Kiosk Hacking: 8 Tips to Harden Your Kiosk Security

It recently came out that a McDonalds kiosk in Australia was hacked. The following video shows two young men tricking the kiosk into giving them free food.

McDonald’s kiosk hack

Kiosk hacking has become common place in the news. In addition to the McDonald’s kiosk hack, HR kiosks have recently been hacked and there have also been incidents with smart city kiosks being hacked.

Self-service kiosks are everywhere from street corners to grocery stores and hackers are gunning for your customer’s data. Payment kiosks in particular are attractive targets because cardholder data is easy to monetize.

In this article I’m going to cover several techniques for hardening your kiosks security. Many of these kiosk hardening techniques involves functional changes to your kiosk application, so you’ll need to get your developers involved.

Continue reading “Kiosk Hacking: 8 Tips to Harden Your Kiosk Security”

A Guide to Hacking Kiosk Applications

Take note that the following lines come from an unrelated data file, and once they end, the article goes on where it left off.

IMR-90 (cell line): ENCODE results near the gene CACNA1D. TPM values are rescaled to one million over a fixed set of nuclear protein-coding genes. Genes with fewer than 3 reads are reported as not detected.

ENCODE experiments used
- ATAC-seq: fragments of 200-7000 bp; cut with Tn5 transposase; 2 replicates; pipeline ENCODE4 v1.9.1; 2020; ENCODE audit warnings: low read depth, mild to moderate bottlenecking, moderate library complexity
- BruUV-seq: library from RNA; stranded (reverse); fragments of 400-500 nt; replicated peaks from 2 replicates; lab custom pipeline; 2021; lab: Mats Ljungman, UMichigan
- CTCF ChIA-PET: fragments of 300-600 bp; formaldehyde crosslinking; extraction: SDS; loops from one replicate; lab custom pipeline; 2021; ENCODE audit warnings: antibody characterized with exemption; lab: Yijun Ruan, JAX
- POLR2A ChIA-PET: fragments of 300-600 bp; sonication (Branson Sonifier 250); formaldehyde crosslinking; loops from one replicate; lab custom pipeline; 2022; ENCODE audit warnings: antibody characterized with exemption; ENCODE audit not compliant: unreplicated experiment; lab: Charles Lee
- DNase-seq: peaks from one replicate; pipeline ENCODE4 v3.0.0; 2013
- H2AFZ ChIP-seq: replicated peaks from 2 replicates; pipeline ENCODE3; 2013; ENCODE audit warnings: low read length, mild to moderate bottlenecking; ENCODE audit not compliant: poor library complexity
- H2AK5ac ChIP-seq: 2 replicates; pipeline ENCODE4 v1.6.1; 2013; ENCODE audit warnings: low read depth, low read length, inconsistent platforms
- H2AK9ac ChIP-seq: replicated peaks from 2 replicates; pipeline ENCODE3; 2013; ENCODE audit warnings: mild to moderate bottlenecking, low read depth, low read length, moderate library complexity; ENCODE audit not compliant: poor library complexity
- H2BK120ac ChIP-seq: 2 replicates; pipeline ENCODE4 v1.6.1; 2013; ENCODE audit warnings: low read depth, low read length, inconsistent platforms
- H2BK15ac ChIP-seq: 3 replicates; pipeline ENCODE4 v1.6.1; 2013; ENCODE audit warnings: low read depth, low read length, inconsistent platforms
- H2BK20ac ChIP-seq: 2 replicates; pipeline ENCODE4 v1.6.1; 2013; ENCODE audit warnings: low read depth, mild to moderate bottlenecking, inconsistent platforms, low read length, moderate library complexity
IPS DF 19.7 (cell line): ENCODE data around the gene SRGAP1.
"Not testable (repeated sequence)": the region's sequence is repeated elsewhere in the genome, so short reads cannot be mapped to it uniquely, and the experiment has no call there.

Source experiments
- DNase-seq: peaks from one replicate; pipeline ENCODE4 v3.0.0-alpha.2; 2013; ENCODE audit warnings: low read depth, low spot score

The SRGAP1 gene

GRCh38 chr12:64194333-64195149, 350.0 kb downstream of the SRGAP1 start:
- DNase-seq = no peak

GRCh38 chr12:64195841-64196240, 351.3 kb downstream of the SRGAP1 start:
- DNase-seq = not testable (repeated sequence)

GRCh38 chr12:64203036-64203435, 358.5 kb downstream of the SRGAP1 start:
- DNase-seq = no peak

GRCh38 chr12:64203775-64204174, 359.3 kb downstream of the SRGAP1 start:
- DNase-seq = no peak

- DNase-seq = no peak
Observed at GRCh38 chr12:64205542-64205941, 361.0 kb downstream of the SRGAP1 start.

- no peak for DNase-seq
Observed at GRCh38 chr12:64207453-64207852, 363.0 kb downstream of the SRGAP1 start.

kiosksimplechassis_smallI’ve asked our kiosk application developers to come up with their best ideas on how they would go about hacking a kiosk application and compiled a list for you reading pleasure.  This is not intended to be a list of known exploits for any specific kiosk application, but rather a list of things our kiosk application developers would try if we were so inclined to hack a kiosk application.  We choose to focus on hacking the kiosk application itself not the hardware.  So brilliant ideas like tying the kiosk to the bumper of your pickup truck will not be included.  Disclaimer, this article is for educational purposes only to help you improve the security of your kiosk applications so don’t try this on a kiosk without permission. Continue reading “A Guide to Hacking Kiosk Applications”

Protecting Your Kiosks From BadUSB Malware

Kiosk hacking with BadUSBIf your kiosks have any of their USB ports exposed then watch out, because your kiosks are vulnerable to a recently discovered security vulnerability.  According to a recent USB security article in Wired the security researchers Karsten Nohl and Jakob Lell have demonstrated how their malware called BadUSB “can be installed on a USB device and used to completely take over a PC, invisibly alter files installed from the memory stick, or even redirect the user’s internet traffic.” Continue reading “Protecting Your Kiosks From BadUSB Malware”